Monday, January 31, 2011

User Interfaces And The Fools Who Love Them

I love beautiful user interfaces. I tend to like interfaces that match these descriptors: minimal, functional, efficient, clean, simple, and obvious. How about some examples?

My blog editor, Windows Live Writer, is pretty good:

image

Nice and simple. Even with the ribbon extended, it’s pretty clean:

image

This really lets me focus on the content of the post which is important because I have a hard time focusing on anything. Browsers have certainly underscored this notion, though Google’s Chrome seems to stand out of from the pack here as it does in most areas:

image

If I had to pick one thing a UI should be to make it good, I think it should be obvious. The UI should be painfully clear about how to do things. For example, in the above image it’s pretty clear how you open a new tab or how you go forwards/backwards when browsing. This goal is supported by Steve Krug’s excellent book Don’t Make Me Think:

“Your objective should always be to eliminate instructions entirely by making everything self-explanatory, or as close to it as possible. When instructions are absolutely necessary, cut them back to the bare minimum.”

It’s less obvious how you’d find out what versions we’re looking at. That’s typically in “Help > About” but none of these browsers have the typical “File Edit View Help” menu anymore.

Opera buries all of its secrets under the “File” menu as I think people call it, which is fine:

image

Firefox does something similar but they introduce a new style of dropdown which is a little confusing:

image

vs.

image

I like where they’re going but they’re not quite there yet. Office 2007 handles this better by showing you more options under the dropdown when you hover anywhere on the button:

image

IE8 and Chrome handle this well by hiding things behind the Help bubble and the wrench, though they drift into waters I don’t like: inventing your own controls. What I mean is, inventing a new way of doing something in the UI when well-understood, perfectly acceptable solutions already exist. If you decide to invent something, it better be good, because it’s coming at a user cost of potential confusion.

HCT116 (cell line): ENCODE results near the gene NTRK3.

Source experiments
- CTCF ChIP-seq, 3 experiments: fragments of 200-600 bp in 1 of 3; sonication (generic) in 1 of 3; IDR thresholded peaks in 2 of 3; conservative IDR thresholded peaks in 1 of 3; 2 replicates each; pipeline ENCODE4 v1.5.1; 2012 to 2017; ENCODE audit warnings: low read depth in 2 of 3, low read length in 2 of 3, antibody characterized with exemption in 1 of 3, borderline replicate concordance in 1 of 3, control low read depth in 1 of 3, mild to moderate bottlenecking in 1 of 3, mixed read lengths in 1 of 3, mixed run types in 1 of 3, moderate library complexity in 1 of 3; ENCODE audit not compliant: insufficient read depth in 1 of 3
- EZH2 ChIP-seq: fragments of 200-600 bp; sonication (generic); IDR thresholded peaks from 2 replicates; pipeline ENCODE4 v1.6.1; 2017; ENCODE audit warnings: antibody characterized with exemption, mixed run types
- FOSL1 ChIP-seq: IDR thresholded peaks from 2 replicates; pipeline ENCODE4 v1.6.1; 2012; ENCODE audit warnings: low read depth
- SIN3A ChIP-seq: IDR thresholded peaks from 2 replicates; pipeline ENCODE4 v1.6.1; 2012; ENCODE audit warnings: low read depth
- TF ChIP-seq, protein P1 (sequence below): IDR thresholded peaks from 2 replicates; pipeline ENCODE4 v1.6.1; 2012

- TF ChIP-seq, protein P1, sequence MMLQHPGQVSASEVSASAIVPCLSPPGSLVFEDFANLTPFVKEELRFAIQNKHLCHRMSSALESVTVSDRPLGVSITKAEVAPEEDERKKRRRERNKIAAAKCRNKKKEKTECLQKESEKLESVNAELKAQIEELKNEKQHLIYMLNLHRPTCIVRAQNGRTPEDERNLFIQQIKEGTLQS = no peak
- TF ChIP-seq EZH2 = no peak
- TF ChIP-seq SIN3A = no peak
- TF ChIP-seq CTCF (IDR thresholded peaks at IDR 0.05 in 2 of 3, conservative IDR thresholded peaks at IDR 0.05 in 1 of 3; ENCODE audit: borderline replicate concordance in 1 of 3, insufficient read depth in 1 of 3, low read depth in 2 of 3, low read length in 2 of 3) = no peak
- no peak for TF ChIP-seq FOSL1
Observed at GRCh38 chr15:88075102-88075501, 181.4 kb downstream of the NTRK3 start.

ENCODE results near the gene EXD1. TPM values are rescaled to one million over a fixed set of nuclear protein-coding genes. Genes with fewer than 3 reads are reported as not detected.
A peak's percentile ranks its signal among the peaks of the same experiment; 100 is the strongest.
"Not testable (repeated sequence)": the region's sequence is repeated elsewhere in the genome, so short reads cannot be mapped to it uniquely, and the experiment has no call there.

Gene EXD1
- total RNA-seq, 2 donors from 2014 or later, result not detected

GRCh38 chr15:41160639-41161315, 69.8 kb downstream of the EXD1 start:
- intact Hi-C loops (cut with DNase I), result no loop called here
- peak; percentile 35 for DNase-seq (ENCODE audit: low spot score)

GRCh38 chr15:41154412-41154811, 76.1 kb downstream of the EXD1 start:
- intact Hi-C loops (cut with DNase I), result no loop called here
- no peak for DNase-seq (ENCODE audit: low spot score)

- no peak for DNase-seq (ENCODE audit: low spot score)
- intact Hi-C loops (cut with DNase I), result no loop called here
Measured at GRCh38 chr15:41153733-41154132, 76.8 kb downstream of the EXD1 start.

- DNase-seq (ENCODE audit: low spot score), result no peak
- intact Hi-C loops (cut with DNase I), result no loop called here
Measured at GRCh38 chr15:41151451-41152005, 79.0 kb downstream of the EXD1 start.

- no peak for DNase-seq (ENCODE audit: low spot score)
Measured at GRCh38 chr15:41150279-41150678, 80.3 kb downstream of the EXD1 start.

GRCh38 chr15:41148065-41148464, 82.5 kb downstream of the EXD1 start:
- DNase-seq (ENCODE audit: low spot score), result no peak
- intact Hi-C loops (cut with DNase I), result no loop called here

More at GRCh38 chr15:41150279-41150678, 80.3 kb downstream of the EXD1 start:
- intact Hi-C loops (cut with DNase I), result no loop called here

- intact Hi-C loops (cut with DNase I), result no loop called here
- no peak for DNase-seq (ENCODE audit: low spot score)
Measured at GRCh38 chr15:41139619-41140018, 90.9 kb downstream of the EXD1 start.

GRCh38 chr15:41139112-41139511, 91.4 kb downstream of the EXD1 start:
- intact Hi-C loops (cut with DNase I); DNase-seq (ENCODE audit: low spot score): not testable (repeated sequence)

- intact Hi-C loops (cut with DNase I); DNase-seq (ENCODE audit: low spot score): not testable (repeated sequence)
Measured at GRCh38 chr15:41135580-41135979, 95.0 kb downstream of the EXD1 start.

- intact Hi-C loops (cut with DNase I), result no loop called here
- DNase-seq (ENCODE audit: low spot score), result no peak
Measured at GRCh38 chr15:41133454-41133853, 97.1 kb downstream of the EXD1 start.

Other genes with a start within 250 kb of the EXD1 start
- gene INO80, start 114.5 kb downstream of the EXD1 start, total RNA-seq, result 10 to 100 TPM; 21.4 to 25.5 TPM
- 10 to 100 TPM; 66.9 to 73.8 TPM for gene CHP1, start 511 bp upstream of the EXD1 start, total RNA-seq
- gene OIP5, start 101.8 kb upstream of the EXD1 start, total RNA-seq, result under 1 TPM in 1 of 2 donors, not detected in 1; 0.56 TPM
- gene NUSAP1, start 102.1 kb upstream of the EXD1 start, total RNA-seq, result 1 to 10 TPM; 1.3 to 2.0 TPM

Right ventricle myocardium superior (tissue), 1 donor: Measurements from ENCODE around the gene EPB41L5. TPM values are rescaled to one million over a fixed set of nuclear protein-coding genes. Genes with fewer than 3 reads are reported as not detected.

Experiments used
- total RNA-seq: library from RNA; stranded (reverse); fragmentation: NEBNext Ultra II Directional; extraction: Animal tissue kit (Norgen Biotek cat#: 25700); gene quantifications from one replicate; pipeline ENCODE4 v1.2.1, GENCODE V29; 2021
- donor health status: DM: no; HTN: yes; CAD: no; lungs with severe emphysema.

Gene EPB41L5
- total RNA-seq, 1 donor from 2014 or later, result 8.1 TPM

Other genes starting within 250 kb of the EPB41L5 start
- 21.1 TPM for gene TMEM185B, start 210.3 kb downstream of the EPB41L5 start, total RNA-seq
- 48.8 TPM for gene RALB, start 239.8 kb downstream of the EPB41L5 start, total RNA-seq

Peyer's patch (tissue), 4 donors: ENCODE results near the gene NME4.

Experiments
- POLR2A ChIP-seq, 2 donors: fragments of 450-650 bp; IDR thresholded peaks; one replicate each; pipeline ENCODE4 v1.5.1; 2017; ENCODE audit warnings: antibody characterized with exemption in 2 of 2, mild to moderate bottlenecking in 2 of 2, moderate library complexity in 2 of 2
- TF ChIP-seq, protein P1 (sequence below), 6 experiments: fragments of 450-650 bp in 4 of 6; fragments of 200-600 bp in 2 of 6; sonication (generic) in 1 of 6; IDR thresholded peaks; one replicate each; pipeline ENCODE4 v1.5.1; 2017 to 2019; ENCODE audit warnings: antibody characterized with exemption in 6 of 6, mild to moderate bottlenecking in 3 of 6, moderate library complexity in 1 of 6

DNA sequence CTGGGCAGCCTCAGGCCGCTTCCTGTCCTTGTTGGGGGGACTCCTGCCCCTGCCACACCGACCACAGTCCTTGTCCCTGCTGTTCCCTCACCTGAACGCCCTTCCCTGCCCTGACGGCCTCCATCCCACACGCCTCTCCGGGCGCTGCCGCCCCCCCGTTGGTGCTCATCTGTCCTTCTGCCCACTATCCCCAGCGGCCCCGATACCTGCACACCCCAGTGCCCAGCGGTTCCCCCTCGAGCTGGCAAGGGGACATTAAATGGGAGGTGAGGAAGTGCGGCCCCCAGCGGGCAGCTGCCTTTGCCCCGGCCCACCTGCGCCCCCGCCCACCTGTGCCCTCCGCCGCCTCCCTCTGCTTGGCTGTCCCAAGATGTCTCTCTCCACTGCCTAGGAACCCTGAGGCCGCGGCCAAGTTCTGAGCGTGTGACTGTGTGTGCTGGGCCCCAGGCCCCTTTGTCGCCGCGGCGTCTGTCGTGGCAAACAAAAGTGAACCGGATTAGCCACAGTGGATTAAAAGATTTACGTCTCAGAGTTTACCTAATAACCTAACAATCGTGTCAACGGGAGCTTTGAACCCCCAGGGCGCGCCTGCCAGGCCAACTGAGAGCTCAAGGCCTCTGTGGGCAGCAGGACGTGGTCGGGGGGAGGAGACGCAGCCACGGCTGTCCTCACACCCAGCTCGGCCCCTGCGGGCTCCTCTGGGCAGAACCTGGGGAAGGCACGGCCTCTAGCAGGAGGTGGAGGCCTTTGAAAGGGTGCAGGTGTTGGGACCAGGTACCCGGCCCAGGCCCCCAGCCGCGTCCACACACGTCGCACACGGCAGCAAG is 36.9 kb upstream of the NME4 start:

Let me tell you a story about a control I invented for a project a while back. I had a requirement that users be able to enter an unlimited number of attributes under several different categories. Like this (Foos and Bars are unlimited):

image

This was part of a large complicated form and there were several sections like “Foo and “Bar” above that could have an unlimited number of items entered. My super clever idea was to have the form automatically add empty boxes as users filled things in. In this way, there’d always be at least one empty box and the user wouldn’t have to bother with annoying insert/edit/delete buttons.

I loved this design. LOVED IT. Coding it was a challenge, but with some jQuery magic it all came together and it really did work great.

Except it was confusing as hell to my users! I did some accidental usability tests where I observed people using the system for the first time. They were so uncomfortable with what was happening that they were nearly paralyzed. A quick tip from me and they were happily plugging away but without my guidance they were baffled. Why? They’d never seen a UI dynamically append inputs like this before so they had no expectation that it would just happen when they started typing. And once it did happen they weren’t really sure what was going on. Further, the usual data entry metaphor was further broken when they couldn’t figure out how to delete data.

I thought I was being so clever by letting users “just type away as quickly as they want” (actual quote)—adding, editing, or removing data at any time but I was wrong. I had taken too much away in the name of minimalism. The UI was technically great, but practically not.

So what did I do? Nothing. My hallway usability tests didn’t detect anything wrong because I was asking for opinions from developers who watched the UI be born—its behavior was obvious to them. The people paying for the software loved it, too, because I taught them how to use it each week I demoed my team’s progress—they never experienced a confused moment. The voiceless victims in this game are the end-users and they’re justice sits as an aging, cosmetic, low-priority, never-fix ticket in the bug tracker.

Here’s what I’d try given the chance. I’d add the familiar (+), (-) buttons to add new rows and remove existing rows. I’d keep the auto-append behavior exactly the same, but I’d add the buttons to help guide the user’s thinking about what’s going on, and to give them something familiar to fall back on if needed. I’d also shade the empty input just slightly to acknowledge that it’s empty. Like this:

image

Then I’d conduct a real usability test with someone who hasn’t seen any part of this to see what they think and iterate until it stopped confusing people.